NASA

NASA’s Parker Solar Probe is heading to the Sun.Thermal Protection System Engineer Betsy Congdon (Johns Hopkins APL) outlines why Parker can take the heat. More: https://go.nasa.gov/2O7YKsK | NASA launch schedule: https://go.nasa.gov/2JfklMB Music credit: Cheeky Chappy [Main Track] by Jimmy Kaleth, Ross Andrew McLean Credit: NASA’s Goddard Space Flight Center Genna Duberstein (USRA): Lead Producer/Lead Editor
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New Horizons spots its next flyby target, Administrator Bridenstine visits our west coast facilities, and using data from space to fight a life-threatening disease … a few of the stories to tell you about – This Week at NASA! This video is available for download from NASA’s Image and Video Library: https://images.nasa.gov/details-NHQ_2018_0831_New%20Horizons%20Detects%20Next%20Flyby%20Target%20on%20This%20Week%20@NASA%20%E2%80%93%20August%2031,%202018.html
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NASA Television shares this inspiring production by Italian videomaker, Giacomo Sardelli, about the International Space Station, its inhabitants, and its role in space exploration. Sardelli writes of the video, “I’m not the first one to use NASA’s pictures taken from the International Space Station to craft a Timelapse video. You can find many of them
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Get a behind the scenes look a the tension, anticipation and exhilaration experienced by scientists and engineers at NASA’s Jet Propulsion Laboratory in Pasadena, Calif. during the Curiosity rover’s harrowing descent through the Martian atmosphere — known as “Seven Minutes of Terror.” News of Curiosity’s safe touchdown following the 13-thousand-to-zero-mile-an-hour descent to the Red Planet’s
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This visualization tracks the trajectory of the Voyager 1 spacecraft through the solar system. Launched on September 5, 1977, it was one of two spacecraft sent to visit the giant planets of the outer solar system. Voyager 1 flew by Jupiter and Saturn before being directed out of the solar system. To fit the 40
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This visualization tracks the trajectory of the Voyager 2 spacecraft through the solar system. Launched on August 20, 1977, it was one of two spacecraft sent to visit the giant planets of the outer solar system. Like Voyager 1, Voyager 2 flew by Jupiter and Saturn, but the Voyager 2 mission was extended to fly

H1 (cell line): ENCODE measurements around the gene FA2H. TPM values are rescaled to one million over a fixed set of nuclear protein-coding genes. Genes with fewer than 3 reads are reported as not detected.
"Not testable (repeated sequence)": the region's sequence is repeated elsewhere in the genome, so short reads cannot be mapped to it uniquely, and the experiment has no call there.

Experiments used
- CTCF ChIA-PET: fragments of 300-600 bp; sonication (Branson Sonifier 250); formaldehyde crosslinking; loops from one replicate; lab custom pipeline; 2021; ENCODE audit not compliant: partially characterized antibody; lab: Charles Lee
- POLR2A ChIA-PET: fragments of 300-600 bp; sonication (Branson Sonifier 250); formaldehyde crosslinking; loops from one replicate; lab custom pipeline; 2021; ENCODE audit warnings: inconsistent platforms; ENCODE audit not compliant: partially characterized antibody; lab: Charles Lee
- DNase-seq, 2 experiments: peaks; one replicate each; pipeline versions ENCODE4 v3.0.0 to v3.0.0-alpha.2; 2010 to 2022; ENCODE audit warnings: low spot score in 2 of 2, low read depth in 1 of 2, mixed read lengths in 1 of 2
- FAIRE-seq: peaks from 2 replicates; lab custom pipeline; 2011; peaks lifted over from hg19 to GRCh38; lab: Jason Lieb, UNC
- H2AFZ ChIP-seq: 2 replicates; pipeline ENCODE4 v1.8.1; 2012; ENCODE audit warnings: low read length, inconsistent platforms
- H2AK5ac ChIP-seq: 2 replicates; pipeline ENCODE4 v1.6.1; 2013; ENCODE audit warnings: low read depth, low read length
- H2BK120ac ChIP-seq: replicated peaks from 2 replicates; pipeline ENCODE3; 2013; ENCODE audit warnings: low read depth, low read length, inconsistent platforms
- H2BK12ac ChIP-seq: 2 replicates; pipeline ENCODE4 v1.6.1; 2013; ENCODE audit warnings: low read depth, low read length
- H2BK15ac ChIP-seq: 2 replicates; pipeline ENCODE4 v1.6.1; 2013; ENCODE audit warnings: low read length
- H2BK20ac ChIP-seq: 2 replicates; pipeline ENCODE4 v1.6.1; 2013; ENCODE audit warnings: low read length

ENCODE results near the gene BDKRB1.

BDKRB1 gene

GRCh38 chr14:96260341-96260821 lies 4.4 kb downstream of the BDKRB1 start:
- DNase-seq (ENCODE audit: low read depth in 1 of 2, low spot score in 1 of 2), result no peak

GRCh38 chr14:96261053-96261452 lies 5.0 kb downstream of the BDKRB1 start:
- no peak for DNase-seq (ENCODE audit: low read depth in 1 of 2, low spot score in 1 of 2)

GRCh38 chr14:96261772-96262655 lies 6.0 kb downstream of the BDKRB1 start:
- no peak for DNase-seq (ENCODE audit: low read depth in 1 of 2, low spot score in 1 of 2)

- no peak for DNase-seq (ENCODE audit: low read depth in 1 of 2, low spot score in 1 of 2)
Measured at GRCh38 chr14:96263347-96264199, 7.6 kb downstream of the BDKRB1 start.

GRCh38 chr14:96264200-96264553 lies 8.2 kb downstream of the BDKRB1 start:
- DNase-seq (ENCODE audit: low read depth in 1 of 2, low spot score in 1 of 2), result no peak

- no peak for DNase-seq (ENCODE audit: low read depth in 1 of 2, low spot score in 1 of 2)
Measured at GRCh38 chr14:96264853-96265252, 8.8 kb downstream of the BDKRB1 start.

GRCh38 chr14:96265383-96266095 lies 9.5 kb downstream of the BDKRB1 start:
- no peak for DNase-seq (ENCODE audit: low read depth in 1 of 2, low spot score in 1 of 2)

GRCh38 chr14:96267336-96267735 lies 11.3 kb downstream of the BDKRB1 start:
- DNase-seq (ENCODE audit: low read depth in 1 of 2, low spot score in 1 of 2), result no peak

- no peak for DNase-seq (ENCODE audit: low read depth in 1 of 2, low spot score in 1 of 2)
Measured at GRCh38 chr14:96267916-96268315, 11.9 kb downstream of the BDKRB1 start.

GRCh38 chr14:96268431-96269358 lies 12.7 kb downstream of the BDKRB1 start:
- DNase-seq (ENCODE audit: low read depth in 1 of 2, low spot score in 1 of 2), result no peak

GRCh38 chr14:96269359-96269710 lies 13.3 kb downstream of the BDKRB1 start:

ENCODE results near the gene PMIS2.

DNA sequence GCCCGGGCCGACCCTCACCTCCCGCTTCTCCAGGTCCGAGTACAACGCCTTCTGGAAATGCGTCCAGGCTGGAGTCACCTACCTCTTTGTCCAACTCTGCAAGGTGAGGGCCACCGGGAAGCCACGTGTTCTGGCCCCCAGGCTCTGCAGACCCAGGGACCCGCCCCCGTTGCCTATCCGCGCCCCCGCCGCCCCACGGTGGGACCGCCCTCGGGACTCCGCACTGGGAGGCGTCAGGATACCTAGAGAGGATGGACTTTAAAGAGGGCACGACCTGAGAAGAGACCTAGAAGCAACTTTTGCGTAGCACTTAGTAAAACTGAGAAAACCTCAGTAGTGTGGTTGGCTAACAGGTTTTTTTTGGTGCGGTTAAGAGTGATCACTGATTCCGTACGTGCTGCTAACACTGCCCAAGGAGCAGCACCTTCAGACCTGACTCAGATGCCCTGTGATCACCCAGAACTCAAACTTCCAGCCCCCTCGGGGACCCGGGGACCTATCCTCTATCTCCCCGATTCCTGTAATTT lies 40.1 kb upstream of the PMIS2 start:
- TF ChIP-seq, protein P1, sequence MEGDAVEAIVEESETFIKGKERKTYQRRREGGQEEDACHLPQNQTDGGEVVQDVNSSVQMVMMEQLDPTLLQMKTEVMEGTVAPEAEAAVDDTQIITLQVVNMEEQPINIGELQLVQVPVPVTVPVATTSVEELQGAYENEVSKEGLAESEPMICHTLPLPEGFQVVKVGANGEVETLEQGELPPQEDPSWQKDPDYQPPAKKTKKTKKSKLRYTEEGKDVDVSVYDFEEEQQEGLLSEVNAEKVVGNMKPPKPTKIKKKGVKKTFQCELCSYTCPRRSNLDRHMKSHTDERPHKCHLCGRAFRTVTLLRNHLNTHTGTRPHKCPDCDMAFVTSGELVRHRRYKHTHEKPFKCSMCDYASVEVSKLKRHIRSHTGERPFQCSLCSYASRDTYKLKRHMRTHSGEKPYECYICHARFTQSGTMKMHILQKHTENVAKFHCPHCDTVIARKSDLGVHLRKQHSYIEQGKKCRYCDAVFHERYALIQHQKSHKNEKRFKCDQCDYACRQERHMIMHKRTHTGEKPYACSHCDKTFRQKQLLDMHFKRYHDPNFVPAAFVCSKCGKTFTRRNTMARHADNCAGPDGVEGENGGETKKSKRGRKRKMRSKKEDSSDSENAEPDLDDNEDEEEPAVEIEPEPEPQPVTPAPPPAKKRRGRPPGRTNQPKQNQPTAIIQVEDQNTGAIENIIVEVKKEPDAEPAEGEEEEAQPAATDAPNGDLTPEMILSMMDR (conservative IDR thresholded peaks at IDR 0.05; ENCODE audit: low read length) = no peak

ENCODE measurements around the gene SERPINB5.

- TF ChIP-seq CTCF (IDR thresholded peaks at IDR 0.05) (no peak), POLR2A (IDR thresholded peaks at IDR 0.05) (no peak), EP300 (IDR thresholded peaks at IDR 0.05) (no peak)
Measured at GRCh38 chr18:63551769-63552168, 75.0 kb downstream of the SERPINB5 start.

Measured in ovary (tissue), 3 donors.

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We Go: To the Moon and on to Mars. Our generation, the Artemis generation, will explore farther than we’ve ever gone before. The Artemis program will send the first woman and next man to walk on the surface of the Moon and build a sustainable base to prepare for missions to Mars and beyond.
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Fifty years ago, Apollo 10 launched from Cape Kennedy on May 18, 1969. The Apollo 10 mission encompassed all aspects of an actual crewed lunar landing, except the landing. It was the first flight of a complete, crewed Apollo spacecraft to operate around the Moon. The crew members were Commander Thomas Stafford, Command Module Pilot
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When NASA’s InSight descends to the Red Planet on Nov. 26, 2018, it’s guaranteed to be a white-knuckle event. Rob Manning, chief engineer at NASA’s Jet Propulsion Laboratory, explains the critical steps that must happen in perfect sequence to get the robotic lander safely to the surface. Download this video: https://images.nasa.gov/details-JPL-20181031-INSIGHf-0001-InSight%20Landing%20on%20Mars.html
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We are building a coalition of nations that can help us get to the Moon quickly and sustainably. Together. We have a bold vision to go back to the Moon by 2024. As we work towards this goal, we welcome a growing list of international and commercial partners. It is the partnerships over the last
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Watch a fully functional launch abort system (LAS) and test Orion spacecraft launch to an altitude of 31,000 feet at Mach 1.15 (more than 1,000 mph)! On July 2, 2019, NASA successfully demonstrated the Orion spacecraft’s launch abort system can outrun a speeding rocket and pull astronauts to safety during an emergency during launch. News
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Direct from America’s space program to YouTube, watch NASA TV live streaming here to get the latest from our exploration of the universe and learn how we discover our home planet. NASA TV airs a variety of regularly scheduled, pre-recorded educational and public relations programming 24 hours a day on its various channels. The network
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Space travel is hard and unforgiving, but we have never been more ready to meet the unknown. Team members from NASA’s #Artemis program share the risks and rewards of this next era of exploration. Artemis will push the boundaries of human exploration and send the first woman and next man to the Moon by 2024,
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We are going to the Moon, to stay, by 2024. And this is how. Special thanks to William Shatner for lending his voice to this project. About NASA’s Moon to Mars plans: https://www.nasa.gov/specials/moon2mars/ Credit: NASA This video is available for download from NASA’s Image and Video Library: https://images.nasa.gov/details-NHQ_2019_0514_WeAreGoing.html